How do you plan for the future?
It’s a question that comes up a lot.
When people hear that I’m traveling full-time, moving around between the Swiss Alps, Mexican coastlines, Croatian islands, and Slovenian valleys, there are plenty of questions that come up a lot. How do I afford it? Do I get lonely? How do I take my dog?
And this one: How do you plan for the future?
In other words, what about retirement and savings and stability, you crazy hippie?
It’s a fair question…sort of. But it’s founded on an incorrect assumption…that full-time travelers are not earning, saving, and investing just like people who stay put.
Because that’s the answer really. There is no magic bullet, no special thing that I do differently, no just-for-travelers retirement plan. I plan for the future the same way other people plan for the future: by (generally) spending less than I make, saving money, and (hopefully in the near future) doing some investing.
Those concepts don’t change once you pack a bag and board a plane.
So here’s where a big misunderstanding comes into play, because you might be saying “Well, duh, but how do you spend less than you earn when you’re traveling?”
And so it all comes back to the misconception is that my lifestyle is expensive.
I get where this comes from. If you’ve ever taken a whirlwind two-week jaunt through Europe, you probably ended up spending a whole lot of money. And I live in Europe full-time at the moment, so I must be spending a whole lot of money too, right?
Because that two-week trip through Europe means lots of flights and trains and full days of sightseeing, attractions, cafes, restaurants, and not to mention nightly B&B, hotel, or even campground prices. It adds up quick.
The difference between my lifestyle and your two-week vacation is that I stay a lot longer and spread out my expensive attractions, events, and evenings out. I’m also working, so I’m not out sightseeing every day. And I don’t have some really big ticket items that your two-week vacation comes with. Namely, round-trip airline tickets and (the biggie) expenses back home.
Let’s unpack that one a little: any trip becomes way more expensive if you are trying to pay a mortgage, a car payment, two cell phone bills, cable TV, car insurance, and health insurance back home while also paying for accommodations, transportation, food, travel insurance, and other daily needs and wants abroad.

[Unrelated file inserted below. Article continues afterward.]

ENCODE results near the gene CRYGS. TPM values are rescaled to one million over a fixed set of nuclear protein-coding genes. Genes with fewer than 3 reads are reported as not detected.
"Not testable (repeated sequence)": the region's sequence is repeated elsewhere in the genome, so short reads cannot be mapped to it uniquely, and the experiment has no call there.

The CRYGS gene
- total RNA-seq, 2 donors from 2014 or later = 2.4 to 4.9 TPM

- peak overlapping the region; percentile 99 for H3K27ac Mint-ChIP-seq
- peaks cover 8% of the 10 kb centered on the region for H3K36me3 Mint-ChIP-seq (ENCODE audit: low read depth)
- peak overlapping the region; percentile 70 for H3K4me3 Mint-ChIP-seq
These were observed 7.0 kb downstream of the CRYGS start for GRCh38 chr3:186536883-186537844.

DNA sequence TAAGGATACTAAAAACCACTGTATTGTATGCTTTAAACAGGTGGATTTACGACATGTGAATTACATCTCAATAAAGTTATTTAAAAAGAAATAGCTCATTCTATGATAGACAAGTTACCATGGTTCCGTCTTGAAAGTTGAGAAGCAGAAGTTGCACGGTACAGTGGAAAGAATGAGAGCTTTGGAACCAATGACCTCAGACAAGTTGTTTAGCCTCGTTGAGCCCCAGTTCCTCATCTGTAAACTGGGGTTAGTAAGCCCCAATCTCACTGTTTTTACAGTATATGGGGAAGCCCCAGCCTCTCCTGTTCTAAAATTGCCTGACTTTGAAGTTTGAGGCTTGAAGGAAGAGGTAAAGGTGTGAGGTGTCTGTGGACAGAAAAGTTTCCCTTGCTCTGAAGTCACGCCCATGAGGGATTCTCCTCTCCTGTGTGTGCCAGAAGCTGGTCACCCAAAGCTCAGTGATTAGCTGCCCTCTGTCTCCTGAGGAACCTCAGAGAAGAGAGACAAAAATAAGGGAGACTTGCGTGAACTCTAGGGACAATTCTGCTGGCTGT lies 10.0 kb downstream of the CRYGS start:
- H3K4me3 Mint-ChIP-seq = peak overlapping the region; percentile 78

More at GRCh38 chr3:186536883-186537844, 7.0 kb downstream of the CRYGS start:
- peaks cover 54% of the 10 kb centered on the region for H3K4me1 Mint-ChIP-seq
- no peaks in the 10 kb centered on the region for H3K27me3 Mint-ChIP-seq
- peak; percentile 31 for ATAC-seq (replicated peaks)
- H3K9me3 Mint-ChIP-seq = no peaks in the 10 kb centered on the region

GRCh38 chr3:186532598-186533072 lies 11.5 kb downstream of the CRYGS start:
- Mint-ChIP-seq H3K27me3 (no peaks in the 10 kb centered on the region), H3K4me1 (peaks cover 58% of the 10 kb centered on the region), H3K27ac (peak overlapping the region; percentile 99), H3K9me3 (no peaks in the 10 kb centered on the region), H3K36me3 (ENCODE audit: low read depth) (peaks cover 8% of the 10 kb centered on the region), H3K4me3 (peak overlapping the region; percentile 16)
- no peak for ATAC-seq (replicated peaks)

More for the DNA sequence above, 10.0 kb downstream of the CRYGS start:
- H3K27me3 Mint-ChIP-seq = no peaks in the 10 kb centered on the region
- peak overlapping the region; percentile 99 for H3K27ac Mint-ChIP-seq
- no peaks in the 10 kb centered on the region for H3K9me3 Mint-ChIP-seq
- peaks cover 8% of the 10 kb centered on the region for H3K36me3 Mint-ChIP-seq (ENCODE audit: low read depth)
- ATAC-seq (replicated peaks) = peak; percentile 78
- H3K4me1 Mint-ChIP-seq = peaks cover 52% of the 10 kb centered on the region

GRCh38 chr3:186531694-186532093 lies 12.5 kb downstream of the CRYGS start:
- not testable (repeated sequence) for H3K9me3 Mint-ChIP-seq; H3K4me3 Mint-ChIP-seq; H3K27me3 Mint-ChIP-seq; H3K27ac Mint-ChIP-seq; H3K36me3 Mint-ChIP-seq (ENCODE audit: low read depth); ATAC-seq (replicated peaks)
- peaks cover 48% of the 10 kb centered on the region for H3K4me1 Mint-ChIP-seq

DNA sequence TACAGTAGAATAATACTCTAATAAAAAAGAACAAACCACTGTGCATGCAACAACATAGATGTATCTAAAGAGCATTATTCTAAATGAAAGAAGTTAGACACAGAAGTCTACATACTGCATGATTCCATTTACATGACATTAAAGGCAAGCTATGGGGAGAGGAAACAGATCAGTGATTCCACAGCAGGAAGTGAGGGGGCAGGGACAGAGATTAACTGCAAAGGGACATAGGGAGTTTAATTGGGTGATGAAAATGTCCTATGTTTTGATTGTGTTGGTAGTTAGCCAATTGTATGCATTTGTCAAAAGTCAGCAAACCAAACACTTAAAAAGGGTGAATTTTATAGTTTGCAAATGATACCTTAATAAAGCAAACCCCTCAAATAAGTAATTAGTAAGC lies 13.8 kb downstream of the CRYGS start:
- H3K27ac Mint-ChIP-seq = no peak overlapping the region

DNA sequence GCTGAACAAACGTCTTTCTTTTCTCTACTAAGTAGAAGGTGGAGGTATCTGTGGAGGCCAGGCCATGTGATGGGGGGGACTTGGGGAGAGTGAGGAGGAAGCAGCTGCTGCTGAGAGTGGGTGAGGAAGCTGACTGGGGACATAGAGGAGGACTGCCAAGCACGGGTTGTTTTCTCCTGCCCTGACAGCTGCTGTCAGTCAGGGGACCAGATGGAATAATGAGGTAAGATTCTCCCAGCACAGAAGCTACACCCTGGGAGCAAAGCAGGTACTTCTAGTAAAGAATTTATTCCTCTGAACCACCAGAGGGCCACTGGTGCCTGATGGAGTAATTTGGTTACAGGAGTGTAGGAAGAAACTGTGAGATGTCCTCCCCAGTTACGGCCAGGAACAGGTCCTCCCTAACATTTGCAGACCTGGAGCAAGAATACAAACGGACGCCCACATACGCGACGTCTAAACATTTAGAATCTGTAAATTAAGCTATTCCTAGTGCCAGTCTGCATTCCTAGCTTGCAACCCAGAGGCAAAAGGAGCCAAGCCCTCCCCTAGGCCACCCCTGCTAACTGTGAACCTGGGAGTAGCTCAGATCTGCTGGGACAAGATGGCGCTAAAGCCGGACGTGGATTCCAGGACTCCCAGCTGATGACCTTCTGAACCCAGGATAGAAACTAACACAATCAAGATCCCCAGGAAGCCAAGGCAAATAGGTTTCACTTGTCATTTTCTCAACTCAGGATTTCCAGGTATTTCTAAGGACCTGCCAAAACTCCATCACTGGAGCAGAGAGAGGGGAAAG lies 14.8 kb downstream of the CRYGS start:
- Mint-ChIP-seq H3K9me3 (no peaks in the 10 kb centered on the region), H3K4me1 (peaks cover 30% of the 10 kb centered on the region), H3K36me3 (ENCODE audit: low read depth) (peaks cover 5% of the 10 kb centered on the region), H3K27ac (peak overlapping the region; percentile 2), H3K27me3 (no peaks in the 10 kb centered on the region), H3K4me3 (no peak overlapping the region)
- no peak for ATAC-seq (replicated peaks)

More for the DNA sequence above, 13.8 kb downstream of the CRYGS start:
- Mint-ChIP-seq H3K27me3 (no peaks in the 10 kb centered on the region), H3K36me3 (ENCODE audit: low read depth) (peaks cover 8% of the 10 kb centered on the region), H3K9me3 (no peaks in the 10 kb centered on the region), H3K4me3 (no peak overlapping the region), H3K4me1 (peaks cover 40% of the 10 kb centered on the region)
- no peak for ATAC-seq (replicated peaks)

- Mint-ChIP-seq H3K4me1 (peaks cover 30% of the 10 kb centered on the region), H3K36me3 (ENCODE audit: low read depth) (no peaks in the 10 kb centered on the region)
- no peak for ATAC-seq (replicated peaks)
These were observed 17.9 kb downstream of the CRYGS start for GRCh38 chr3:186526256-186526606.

Of all the things I just listed, the only ones I pay are my expenses on the road. I don’t have any payments back in the US. No TV. No phone. No mortgage, car, or US insurance.
The other difference between my lifestyle and that two-week trip is that I travel slow. When you’re moving around every two days, you are paying a premium both for transportation and accommodation. Think about it in your home city: how much does someone pay nightly at a mid-priced hotel? Now, how much does your monthly rent come out to nightly? There’s probably a big difference. You’re spending a lot less than the hotel stayer.
It’s the same in other parts of the world. Staying in a hotel for two nights in Paris costs a ton. Renting a very small studio apartment for a month could cost as little as $1,000. Renting that same studio apartment for a year could cut that monthly figure in half.
The same goes for transportation. You can spend $50 – $200 on train tickets every two days to head across the border to the next European country, adding up to a whopping $300 – $1,200 for two weeks. Or you could stay in Ljubljana or Paris or Barcelona for a whole month and spend less than $50 total using public transportation to explore the city and a few choice countryside locations nearby.
And those are just a few examples of how full-time travel is actually very affordable, even here in Europe.
Many full-time travelers who are just starting new businesses choose to hang their hats temporarily in Southeast Asia where you can live reasonably well on very little money. The same goes for South America and even Eastern Europe.